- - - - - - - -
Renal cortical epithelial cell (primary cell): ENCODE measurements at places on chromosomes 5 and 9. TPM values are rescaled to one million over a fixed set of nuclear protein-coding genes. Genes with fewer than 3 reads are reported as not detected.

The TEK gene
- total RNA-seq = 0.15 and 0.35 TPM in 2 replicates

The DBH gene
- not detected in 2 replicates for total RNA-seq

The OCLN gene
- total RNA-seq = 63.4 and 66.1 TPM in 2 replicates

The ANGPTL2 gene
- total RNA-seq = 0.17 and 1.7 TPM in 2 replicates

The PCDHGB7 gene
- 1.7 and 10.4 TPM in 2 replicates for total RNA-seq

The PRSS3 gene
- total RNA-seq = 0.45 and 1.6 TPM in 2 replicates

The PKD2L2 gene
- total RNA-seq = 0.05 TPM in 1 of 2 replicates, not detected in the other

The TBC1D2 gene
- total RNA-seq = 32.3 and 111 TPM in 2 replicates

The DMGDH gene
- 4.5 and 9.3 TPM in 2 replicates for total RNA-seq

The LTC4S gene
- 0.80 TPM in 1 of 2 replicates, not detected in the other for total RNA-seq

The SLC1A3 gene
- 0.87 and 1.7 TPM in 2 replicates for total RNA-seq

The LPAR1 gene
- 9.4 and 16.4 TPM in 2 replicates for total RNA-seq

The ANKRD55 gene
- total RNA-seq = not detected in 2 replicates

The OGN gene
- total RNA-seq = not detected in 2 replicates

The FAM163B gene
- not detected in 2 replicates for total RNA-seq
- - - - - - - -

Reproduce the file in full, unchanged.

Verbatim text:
Renal cortical epithelial cell (primary cell): ENCODE measurements at places on chromosomes 5 and 9. TPM values are rescaled to one million over a fixed set of nuclear protein-coding genes. Genes with fewer than 3 reads are reported as not detected.

The TEK gene
- total RNA-seq = 0.15 and 0.35 TPM in 2 replicates

The DBH gene
- not detected in 2 replicates for total RNA-seq

The OCLN gene
- total RNA-seq = 63.4 and 66.1 TPM in 2 replicates

The ANGPTL2 gene
- total RNA-seq = 0.17 and 1.7 TPM in 2 replicates

The PCDHGB7 gene
- 1.7 and 10.4 TPM in 2 replicates for total RNA-seq

The PRSS3 gene
- total RNA-seq = 0.45 and 1.6 TPM in 2 replicates

The PKD2L2 gene
- total RNA-seq = 0.05 TPM in 1 of 2 replicates, not detected in the other

The TBC1D2 gene
- total RNA-seq = 32.3 and 111 TPM in 2 replicates

The DMGDH gene
- 4.5 and 9.3 TPM in 2 replicates for total RNA-seq

The LTC4S gene
- 0.80 TPM in 1 of 2 replicates, not detected in the other for total RNA-seq

The SLC1A3 gene
- 0.87 and 1.7 TPM in 2 replicates for total RNA-seq

The LPAR1 gene
- 9.4 and 16.4 TPM in 2 replicates for total RNA-seq

The ANKRD55 gene
- total RNA-seq = not detected in 2 replicates

The OGN gene
- total RNA-seq = not detected in 2 replicates

The FAM163B gene
- not detected in 2 replicates for total RNA-seq